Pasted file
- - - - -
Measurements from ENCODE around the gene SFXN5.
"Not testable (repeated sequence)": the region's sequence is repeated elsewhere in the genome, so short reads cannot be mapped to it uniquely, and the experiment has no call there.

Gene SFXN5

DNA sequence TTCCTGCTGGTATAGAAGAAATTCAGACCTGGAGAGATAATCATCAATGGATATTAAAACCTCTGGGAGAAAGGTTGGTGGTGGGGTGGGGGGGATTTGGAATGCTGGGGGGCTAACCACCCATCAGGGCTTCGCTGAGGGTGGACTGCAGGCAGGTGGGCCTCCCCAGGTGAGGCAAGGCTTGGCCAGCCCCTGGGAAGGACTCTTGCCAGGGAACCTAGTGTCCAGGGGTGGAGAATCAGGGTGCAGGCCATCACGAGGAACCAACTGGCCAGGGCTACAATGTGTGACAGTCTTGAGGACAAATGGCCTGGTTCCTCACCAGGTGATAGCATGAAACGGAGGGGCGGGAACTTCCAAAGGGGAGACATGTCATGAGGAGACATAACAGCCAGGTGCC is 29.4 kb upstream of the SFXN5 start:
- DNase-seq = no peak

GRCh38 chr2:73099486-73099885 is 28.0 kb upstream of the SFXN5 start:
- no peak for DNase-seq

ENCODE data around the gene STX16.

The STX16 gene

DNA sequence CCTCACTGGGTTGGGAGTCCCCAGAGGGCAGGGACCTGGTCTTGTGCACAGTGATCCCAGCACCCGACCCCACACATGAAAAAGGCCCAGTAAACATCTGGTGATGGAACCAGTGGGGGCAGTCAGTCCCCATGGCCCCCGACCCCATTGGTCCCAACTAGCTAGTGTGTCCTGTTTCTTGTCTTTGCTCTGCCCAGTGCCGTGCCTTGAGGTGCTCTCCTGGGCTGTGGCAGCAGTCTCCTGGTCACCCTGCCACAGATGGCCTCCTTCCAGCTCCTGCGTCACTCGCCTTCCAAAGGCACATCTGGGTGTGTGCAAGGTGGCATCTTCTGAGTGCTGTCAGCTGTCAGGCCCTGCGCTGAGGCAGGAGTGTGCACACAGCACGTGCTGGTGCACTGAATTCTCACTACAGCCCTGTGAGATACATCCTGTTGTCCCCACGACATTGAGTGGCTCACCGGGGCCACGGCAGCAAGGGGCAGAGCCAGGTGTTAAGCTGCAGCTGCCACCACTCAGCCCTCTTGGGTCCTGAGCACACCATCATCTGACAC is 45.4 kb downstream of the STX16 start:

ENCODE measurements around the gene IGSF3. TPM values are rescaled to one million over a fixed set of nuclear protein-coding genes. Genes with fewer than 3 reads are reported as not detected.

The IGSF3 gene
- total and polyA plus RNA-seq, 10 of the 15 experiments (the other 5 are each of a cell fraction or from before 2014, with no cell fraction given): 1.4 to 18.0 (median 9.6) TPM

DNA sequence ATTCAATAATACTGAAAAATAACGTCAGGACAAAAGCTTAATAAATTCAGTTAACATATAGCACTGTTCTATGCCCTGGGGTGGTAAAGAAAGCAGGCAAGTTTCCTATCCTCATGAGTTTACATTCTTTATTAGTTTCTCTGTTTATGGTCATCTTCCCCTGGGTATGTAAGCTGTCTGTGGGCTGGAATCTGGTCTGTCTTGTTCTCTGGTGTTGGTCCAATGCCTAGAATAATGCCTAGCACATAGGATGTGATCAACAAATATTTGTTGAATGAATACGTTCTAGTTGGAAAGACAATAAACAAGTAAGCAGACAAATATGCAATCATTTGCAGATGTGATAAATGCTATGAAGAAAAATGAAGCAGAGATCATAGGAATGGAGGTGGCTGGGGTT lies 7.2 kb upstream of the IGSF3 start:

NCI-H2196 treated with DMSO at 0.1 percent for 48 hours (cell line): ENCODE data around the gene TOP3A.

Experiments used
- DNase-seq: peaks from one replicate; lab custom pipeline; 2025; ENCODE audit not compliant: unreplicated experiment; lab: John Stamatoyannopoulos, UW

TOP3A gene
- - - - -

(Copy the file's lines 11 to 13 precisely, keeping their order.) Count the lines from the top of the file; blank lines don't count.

ENCODE measurements around the gene IGSF3. TPM values are rescaled to one million over a fixed set of nuclear protein-coding genes. Genes with fewer than 3 reads are reported as not detected.

The IGSF3 gene
- total and polyA plus RNA-seq, 10 of the 15 experiments (the other 5 are each of a cell fraction or from before 2014, with no cell fraction given): 1.4 to 18.0 (median 9.6) TPM